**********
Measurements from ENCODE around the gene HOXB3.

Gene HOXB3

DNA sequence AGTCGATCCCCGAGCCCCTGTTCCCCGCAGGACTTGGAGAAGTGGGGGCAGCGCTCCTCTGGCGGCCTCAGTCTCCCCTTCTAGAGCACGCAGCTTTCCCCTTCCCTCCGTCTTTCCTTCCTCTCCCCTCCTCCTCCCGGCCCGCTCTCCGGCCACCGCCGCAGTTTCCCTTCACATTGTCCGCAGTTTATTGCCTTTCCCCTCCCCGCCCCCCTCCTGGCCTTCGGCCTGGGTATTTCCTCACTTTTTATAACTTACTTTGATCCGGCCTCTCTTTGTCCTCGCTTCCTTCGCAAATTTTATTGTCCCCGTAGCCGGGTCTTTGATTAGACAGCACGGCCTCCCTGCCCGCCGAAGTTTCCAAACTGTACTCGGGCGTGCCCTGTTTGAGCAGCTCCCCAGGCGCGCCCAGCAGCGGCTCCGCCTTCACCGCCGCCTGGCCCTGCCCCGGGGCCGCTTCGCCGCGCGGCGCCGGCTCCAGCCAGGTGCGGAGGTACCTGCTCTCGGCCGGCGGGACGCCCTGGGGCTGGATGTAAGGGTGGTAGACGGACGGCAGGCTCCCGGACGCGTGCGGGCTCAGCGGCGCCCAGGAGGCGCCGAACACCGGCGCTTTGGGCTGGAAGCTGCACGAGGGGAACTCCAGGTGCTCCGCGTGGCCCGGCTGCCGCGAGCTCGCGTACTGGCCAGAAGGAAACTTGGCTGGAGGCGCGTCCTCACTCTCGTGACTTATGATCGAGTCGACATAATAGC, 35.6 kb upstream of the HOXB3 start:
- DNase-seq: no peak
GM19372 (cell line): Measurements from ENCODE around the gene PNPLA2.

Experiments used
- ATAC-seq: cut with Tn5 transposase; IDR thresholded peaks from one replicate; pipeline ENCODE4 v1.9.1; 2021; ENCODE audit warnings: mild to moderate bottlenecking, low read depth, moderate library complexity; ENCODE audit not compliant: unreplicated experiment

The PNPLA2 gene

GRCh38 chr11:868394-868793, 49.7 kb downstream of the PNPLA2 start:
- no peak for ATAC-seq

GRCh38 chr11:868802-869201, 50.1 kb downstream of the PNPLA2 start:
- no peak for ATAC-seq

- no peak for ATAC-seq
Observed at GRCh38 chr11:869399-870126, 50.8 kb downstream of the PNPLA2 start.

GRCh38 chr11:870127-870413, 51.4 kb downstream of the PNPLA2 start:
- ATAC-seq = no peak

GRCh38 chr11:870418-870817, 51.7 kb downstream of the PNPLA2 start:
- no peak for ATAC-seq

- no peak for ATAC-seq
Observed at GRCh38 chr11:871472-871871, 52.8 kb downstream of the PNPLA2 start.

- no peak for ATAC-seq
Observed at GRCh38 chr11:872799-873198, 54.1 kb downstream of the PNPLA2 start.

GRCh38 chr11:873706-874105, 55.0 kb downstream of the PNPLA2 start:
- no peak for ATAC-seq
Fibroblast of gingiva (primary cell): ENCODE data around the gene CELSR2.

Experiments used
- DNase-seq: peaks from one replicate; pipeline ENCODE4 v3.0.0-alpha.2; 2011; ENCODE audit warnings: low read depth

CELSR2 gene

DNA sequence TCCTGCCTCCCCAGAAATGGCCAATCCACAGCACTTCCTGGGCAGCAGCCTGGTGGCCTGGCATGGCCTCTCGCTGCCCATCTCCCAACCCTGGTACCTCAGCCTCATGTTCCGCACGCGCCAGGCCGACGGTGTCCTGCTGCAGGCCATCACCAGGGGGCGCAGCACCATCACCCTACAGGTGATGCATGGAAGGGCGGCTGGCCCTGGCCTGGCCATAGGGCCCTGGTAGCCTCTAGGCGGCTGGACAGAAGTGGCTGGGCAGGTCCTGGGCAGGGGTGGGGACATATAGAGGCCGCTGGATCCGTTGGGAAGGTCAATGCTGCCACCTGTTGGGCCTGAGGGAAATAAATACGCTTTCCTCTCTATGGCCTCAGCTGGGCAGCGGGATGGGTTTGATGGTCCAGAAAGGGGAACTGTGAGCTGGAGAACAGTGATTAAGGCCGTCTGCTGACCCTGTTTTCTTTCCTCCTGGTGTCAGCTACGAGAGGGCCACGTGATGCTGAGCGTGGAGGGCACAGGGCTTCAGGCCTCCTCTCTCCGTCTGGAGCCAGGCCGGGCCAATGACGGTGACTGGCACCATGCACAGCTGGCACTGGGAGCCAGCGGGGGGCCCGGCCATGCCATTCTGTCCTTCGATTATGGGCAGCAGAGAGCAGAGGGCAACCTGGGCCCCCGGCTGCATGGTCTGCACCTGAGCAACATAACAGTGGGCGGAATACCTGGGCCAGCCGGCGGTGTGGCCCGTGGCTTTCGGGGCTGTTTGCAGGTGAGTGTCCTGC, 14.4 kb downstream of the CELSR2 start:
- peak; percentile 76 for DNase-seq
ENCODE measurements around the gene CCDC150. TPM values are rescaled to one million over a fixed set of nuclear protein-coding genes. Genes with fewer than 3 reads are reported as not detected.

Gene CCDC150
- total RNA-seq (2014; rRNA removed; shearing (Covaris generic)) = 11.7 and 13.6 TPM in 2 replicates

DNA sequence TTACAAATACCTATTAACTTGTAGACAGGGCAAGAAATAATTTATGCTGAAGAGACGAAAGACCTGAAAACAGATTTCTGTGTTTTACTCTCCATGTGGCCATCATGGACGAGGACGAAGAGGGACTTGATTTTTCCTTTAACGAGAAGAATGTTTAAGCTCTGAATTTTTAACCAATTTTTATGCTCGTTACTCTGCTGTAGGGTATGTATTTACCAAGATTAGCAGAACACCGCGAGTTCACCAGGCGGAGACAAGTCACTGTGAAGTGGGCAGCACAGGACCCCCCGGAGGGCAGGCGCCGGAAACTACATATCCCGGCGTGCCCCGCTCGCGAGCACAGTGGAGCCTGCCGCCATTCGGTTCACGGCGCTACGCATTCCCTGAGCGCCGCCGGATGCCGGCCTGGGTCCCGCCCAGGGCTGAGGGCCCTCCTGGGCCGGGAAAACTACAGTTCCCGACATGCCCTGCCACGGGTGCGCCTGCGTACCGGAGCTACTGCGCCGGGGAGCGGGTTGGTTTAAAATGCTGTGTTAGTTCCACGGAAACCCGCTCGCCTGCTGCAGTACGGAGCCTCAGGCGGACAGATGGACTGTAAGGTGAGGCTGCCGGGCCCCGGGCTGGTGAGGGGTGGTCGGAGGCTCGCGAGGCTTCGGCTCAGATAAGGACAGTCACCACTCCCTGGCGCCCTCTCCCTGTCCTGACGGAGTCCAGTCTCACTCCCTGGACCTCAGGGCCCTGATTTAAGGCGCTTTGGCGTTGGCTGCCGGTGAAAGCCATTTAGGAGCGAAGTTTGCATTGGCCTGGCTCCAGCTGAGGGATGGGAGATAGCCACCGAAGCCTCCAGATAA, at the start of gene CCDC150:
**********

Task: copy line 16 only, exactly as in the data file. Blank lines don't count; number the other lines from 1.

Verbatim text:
- ATAC-seq = no peak